Schools are bureaucracies. By that I mean they are systems which engage in pointless and unnecessary activity rather than concentrating on their core purpose. Again, the ideology of progressive education plays a role.  Once schools lose sight of the fact that they are there to educate then other types of activity will multiply and additional infrastructure will be created to manage them. Some of the progressive education ideas, like replacing exams with coursework or teacher assessment do create more paperwork, as does widening the scope of assessment to include more than academic achievement.

However, this time there are at least another two significant causes. As concern about standards has (understandably) increased, politicians have been all too keen assume that what is missing is accountability. A culture has been created where paperwork is created entirely to please those who will scrutinise you. For teachers, this means their managers now have power to demand all sorts of extra written work (lesson plans, marking, assessment records) beyond what is necessary to look for actual neglect or incompetence. For schools, it means managers are preoccupied with producing policies, assessments, and “evidence” for OFSTED. What was meant to ensure that people were doing their job has actually ensured that they aren’t because they are too busy creating a paper trail. Further pressures from outside have turned exam entries from a routine piece of paperwork to a prolonged exercise in strategy, deciding exactly which type of exam from which exam board will do most to boost results.

The other cause is the structure of management. Management teams have grown to ridiculous sizes. SMT have been encouraged to be “leaders” rather than managers, which seems to mean identifying trendy initiatives (often based on forcing teachers to adopt progressive education methods) while actual management of both staff and students has been increasingly delegated downwards. Groups of teachers who would once have been teams, are now divided into managers and managed. If you are a classroom teacher, a head of department is no longer a more experienced colleague who will give you support when you ask; they are a boss checking up on you, telling you how to teach and chasing you for paperwork. The more minor positions in the school, which once were about getting paperwork (like exam entries or schemes of work) out of the way are now about creating more paperwork and pressure for staff to do. Workload, always an issue, has now become an insurmountable obstacle leaving many teachers concerned only with faking compliance with the pressures from above so as to cope at work, rather than putting their time and effort into their classes.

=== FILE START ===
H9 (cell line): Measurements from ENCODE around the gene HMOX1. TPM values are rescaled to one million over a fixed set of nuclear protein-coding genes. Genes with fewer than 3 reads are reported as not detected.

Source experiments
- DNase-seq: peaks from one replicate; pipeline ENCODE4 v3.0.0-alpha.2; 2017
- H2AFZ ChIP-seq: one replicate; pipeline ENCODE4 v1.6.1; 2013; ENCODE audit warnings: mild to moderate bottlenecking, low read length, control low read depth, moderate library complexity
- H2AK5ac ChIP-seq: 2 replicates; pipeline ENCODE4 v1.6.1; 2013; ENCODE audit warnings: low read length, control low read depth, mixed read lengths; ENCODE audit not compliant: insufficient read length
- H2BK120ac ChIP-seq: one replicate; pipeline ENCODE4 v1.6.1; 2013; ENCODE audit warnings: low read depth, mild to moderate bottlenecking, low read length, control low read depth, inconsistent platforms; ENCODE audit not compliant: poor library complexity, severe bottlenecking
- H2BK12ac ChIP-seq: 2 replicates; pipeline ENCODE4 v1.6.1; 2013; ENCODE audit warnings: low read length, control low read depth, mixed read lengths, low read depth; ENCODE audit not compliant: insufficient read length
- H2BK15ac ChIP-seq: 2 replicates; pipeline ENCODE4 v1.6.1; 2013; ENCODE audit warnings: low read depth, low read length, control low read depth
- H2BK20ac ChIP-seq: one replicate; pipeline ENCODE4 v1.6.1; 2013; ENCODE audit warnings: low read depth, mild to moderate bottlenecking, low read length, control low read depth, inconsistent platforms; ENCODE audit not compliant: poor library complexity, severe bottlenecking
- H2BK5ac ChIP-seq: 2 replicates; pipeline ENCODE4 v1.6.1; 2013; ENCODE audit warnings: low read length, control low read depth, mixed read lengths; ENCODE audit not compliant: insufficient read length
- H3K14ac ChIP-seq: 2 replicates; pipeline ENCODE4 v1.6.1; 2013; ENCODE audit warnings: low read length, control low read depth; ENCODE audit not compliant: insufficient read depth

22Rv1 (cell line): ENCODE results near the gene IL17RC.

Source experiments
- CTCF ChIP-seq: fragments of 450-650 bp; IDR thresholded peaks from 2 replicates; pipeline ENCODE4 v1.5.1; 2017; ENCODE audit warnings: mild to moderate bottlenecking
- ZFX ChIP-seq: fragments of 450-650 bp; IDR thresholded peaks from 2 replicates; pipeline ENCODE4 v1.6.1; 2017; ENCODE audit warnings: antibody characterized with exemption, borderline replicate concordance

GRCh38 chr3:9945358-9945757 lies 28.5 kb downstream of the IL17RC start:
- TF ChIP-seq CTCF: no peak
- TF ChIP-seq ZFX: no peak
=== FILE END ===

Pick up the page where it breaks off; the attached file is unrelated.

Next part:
Keeping up appearances and finding someone to blame when you can’t, is now a far higher priority than effective teaching or successful learning. With so many rungs on the management ladder, and so much pointless activity, there is no accountability for managers who will change responsibilities long before their performance can be judged. We now have an enormous “management class” who are overwhelmingly unable to manage and often barely able to teach. Often it is truly shocking how bad at teaching managers are, not to mention how intellectually limited and prone to bullying some of them are.  Even though managers are not promoted for being good teachers, they are still, nevertheless, given responsibility for telling other people how to teach. Ideas about management have also got more and more confused, with an increasing focus on leadership (i.e. vision and setting direction), something which, while desirable in a leader, is useless when nobody is actually managing the effective day-to-day running of the school.